are directly related. I chose to make a booklet to help future law students in their law school

application process, since I would like to have something like that for my own application

process. And for my major issues essay, I assessed the issue of female representation and law

and government careers, because womens issues are a controversial topic in todays political

sphere, and I will be a woman in law one day. Writing is vital within law, where one must write

and analyze legal documents. I expect to begin reading and writing legal documents in my future

education as I will eventually be taking Legal Writing.

I learned a lot from each project that I composed in this course. In the rhetorical analysis,

I learned how to find and assess rhetorical methods within a piece of writing. Mostly, I learned to

focus less on the content and more on how pieces of writing say what they do. The rhetorical
analysis differed significantly from previous kinds of analytical writing mainly because of the

focus on an extensive list of rhetorical elements that I had not previously encountered, such as

exigence and constraints, as well as the idea of the rhetorical situation. When composing my

multi modal mini-ethnography, first I decided on my topic, then decided to create the booklet.

Then, I created the headings for each section, followed by subheadings and information that I

would include, along with images. I did much more research for this project than the rhetorical

analysis. The research-grounded argument is one that is formulated using research of multiple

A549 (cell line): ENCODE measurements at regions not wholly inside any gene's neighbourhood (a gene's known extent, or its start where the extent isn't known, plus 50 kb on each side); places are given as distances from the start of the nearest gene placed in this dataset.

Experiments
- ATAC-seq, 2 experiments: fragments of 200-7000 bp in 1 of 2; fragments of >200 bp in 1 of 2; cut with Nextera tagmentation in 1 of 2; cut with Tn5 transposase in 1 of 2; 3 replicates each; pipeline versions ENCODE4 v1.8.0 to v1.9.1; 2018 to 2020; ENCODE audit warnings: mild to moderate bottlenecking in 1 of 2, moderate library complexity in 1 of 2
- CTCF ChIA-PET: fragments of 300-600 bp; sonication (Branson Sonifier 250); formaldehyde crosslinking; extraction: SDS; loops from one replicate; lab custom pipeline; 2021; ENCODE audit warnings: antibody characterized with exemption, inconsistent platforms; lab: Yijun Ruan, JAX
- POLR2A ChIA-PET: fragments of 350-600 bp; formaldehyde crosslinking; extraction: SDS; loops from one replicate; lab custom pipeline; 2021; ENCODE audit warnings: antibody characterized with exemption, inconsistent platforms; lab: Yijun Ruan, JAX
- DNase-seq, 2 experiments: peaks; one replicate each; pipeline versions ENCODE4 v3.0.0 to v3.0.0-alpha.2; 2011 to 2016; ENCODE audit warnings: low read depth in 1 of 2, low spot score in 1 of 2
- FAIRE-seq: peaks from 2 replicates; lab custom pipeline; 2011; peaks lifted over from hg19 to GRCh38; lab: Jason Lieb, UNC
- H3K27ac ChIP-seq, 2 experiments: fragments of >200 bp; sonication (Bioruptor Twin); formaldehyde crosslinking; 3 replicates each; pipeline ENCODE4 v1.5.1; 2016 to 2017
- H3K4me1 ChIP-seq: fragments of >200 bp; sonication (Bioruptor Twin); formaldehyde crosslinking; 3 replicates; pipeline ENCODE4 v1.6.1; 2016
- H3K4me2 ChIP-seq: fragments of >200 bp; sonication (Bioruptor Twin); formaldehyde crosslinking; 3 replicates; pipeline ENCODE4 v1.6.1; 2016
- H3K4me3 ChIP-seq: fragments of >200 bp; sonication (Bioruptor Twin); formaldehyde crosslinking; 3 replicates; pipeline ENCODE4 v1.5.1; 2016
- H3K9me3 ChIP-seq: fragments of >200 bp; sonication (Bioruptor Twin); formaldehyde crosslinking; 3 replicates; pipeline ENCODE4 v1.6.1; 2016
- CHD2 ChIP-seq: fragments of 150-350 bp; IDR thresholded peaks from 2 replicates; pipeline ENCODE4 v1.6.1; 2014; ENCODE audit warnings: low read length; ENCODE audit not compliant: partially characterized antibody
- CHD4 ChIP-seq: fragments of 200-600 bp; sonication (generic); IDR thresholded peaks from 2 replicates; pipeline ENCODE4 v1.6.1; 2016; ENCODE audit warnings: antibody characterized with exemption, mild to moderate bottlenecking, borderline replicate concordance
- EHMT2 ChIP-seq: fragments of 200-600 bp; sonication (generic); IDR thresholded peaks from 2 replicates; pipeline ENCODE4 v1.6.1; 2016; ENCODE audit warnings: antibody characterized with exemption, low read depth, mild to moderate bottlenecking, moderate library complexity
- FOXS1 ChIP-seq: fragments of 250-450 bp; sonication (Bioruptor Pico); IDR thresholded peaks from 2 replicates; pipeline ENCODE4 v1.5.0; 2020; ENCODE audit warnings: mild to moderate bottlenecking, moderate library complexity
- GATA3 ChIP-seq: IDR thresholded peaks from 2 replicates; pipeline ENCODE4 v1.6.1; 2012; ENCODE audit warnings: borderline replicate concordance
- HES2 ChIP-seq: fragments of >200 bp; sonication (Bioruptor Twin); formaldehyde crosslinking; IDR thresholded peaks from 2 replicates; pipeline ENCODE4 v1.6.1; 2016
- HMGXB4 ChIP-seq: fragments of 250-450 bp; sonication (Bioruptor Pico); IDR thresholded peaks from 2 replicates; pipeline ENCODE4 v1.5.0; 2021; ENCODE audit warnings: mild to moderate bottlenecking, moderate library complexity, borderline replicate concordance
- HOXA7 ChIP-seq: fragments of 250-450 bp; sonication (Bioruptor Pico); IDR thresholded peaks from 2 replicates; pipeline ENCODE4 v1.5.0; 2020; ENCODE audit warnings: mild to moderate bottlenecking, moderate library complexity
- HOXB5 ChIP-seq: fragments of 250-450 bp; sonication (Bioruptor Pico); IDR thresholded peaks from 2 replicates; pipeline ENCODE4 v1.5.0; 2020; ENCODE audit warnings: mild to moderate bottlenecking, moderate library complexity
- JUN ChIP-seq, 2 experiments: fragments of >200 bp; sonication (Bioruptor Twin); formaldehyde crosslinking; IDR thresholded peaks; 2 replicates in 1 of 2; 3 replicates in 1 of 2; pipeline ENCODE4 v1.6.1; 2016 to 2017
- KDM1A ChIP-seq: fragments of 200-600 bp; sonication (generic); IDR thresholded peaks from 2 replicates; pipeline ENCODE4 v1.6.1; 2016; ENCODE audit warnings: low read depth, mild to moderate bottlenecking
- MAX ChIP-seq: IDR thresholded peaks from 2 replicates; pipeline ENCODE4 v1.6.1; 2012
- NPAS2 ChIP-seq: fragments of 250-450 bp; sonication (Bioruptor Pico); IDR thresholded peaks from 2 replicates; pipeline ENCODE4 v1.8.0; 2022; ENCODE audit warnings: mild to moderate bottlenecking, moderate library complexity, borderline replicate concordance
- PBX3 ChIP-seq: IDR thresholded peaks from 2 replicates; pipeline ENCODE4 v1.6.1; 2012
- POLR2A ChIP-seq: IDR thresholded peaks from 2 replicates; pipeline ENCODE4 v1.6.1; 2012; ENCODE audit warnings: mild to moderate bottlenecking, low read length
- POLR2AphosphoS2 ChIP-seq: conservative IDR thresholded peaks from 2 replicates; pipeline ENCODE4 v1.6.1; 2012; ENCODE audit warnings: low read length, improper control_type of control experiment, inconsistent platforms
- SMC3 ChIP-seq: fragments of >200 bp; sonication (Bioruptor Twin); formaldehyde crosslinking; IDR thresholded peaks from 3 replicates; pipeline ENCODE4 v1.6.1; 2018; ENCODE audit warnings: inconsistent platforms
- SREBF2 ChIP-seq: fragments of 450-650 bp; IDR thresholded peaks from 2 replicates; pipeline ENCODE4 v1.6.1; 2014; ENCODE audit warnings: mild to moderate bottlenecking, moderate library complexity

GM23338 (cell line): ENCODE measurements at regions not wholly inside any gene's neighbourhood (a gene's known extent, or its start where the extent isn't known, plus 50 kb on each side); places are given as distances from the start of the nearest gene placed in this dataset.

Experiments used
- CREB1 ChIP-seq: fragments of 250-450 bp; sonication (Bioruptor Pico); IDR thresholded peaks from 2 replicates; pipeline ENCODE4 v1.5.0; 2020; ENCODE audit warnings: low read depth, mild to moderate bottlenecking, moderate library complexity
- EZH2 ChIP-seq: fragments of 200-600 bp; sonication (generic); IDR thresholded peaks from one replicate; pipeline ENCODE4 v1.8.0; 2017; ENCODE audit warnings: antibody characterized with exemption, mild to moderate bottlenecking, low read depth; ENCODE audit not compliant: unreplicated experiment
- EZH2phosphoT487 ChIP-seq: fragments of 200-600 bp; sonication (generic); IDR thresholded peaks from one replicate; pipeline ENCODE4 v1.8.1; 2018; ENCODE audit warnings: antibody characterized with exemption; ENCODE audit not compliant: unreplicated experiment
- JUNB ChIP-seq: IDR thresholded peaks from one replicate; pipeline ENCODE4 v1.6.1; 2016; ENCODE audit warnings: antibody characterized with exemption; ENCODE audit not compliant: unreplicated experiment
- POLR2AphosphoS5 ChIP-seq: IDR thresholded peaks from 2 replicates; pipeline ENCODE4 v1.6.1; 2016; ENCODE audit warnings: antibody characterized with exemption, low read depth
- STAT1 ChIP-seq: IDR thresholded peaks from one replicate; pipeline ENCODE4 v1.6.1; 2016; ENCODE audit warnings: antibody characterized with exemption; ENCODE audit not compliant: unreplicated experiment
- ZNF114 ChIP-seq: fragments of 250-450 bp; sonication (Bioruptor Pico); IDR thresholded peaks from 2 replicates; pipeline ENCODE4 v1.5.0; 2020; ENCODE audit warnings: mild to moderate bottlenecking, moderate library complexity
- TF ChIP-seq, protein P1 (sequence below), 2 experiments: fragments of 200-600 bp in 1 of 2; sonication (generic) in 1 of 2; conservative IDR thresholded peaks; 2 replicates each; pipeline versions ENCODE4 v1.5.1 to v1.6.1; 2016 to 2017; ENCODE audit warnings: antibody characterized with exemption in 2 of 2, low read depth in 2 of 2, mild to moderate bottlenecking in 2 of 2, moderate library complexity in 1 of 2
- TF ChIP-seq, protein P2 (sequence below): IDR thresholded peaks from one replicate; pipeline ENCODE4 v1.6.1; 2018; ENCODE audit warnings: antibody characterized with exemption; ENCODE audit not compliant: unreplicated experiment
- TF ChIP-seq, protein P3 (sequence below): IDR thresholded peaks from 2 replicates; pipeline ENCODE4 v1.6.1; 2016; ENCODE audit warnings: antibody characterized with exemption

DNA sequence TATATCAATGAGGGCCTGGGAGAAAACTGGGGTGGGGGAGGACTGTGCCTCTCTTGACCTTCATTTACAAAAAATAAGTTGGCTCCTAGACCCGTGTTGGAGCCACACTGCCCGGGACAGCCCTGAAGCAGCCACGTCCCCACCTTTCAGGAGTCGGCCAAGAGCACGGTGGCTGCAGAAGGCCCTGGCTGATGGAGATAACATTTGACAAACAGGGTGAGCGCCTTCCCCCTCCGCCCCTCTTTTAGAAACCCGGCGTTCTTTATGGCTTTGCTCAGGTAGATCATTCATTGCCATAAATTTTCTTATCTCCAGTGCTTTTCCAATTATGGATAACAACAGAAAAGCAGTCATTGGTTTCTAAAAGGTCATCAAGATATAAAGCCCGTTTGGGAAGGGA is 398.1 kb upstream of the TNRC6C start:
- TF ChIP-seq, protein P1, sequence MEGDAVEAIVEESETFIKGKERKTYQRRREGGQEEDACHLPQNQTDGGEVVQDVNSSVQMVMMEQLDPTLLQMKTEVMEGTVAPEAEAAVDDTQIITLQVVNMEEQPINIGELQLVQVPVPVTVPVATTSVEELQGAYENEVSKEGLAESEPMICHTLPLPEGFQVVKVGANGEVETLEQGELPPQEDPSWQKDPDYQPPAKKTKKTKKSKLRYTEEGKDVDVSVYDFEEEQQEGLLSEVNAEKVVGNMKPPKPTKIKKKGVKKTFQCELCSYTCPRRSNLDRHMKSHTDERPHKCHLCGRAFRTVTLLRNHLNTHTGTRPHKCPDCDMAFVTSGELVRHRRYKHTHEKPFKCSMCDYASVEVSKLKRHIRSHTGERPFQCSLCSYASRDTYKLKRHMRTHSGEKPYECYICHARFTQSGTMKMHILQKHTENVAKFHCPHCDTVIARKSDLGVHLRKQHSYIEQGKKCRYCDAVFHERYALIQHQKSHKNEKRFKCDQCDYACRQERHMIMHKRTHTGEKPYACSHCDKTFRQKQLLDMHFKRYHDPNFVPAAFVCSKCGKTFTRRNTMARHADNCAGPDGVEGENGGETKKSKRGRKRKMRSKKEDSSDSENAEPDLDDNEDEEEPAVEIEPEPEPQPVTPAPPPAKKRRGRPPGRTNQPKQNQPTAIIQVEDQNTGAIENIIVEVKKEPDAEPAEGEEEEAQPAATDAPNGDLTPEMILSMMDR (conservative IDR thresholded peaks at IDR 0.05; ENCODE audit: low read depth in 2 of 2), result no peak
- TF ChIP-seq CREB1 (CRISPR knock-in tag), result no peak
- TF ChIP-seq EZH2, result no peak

perspectives, and using that to formulate ones argument. It is necessary to be able to do this, due

to the fact that everything is a remix.

I believe that every project and discussion that we did in this class taught me more about

critical thinking when reading and writing, as well as how to assess and approach different

discourse situations. The QQCs taught me to ask many more questions, and to search for things

to ask questions about, when reading texts. The rhetorical analysis assignment brought me to the

field of journalism, which was my first time studying journalism as an academic discipline, and

taught me to evaluate the authors ideologies through their rhetorical methods. Our study of

discourses, and the Gallery Day that we had for the MME and portfolios brought my awareness

to many different disciplines that I would not have been exposed to. The awareness of discourses

that I have gathered will be helpful in transferring my knowledge across disciplines, and across

different scenarios that I am exposed to throughout my college and law school education. Since

deciding to major in Political Science and become a lawyer, I have completed the mini-

ethnography and major issues essay with a focus on this discipline. Previously I was an English

major, which consists of a lot of literary analysis, but now I must learn to read and write with a

greater focus on literal content as opposed to literary methodology.